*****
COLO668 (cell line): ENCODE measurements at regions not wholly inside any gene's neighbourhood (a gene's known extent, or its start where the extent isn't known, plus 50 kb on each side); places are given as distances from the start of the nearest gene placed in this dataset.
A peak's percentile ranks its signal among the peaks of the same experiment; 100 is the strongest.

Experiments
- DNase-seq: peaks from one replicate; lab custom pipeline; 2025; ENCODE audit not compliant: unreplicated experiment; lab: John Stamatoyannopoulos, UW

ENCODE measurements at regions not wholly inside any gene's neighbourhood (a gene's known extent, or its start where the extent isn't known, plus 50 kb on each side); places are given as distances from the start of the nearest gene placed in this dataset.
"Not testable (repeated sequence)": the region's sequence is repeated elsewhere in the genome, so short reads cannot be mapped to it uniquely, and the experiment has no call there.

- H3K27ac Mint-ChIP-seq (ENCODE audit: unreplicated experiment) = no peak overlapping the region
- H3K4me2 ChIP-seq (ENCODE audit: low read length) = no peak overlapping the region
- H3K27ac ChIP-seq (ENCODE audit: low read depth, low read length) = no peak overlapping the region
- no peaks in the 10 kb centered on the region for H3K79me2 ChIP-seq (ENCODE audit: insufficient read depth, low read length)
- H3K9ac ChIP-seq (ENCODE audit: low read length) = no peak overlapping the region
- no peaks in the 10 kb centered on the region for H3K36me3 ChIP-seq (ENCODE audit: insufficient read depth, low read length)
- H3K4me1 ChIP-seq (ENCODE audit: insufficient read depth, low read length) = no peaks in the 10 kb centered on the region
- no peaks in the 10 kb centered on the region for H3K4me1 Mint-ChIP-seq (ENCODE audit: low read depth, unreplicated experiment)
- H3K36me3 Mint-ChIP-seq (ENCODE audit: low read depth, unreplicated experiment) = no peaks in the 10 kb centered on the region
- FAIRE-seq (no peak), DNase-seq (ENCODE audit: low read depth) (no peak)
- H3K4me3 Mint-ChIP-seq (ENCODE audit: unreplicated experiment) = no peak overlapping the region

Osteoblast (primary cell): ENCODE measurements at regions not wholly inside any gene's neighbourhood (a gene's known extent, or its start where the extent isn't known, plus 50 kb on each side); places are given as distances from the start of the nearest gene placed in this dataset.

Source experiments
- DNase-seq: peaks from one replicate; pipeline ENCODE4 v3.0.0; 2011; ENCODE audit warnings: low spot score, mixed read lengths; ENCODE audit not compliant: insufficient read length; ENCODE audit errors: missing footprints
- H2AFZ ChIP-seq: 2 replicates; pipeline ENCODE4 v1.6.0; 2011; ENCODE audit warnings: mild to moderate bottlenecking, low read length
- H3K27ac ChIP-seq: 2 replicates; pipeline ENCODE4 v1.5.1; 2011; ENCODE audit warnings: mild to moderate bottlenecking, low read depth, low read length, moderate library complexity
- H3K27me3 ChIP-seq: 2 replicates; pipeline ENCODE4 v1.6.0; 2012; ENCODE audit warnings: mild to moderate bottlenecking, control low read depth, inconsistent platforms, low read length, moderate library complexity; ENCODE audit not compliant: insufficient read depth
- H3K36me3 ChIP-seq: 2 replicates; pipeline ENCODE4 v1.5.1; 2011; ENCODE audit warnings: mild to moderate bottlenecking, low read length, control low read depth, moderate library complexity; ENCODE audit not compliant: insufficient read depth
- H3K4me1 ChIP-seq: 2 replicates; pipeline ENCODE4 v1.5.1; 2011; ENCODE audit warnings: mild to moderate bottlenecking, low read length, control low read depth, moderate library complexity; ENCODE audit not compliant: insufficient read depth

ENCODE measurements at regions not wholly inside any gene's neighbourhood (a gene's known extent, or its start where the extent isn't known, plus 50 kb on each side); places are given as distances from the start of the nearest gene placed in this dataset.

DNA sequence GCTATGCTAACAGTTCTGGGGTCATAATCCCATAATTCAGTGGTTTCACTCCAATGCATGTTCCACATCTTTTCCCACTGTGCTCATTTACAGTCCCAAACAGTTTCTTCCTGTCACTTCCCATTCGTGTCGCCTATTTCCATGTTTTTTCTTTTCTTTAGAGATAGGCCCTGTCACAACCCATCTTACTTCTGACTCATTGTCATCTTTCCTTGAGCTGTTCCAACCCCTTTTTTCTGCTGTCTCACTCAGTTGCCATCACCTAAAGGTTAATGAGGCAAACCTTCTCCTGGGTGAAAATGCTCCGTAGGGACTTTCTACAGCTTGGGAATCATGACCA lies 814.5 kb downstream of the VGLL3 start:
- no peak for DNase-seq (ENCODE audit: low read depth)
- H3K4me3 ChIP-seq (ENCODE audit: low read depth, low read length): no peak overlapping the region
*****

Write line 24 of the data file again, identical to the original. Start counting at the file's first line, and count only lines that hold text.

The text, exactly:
- H3K36me3 ChIP-seq: 2 replicates; pipeline ENCODE4 v1.5.1; 2011; ENCODE audit warnings: mild to moderate bottlenecking, low read length, control low read depth, moderate library complexity; ENCODE audit not compliant: insufficient read depth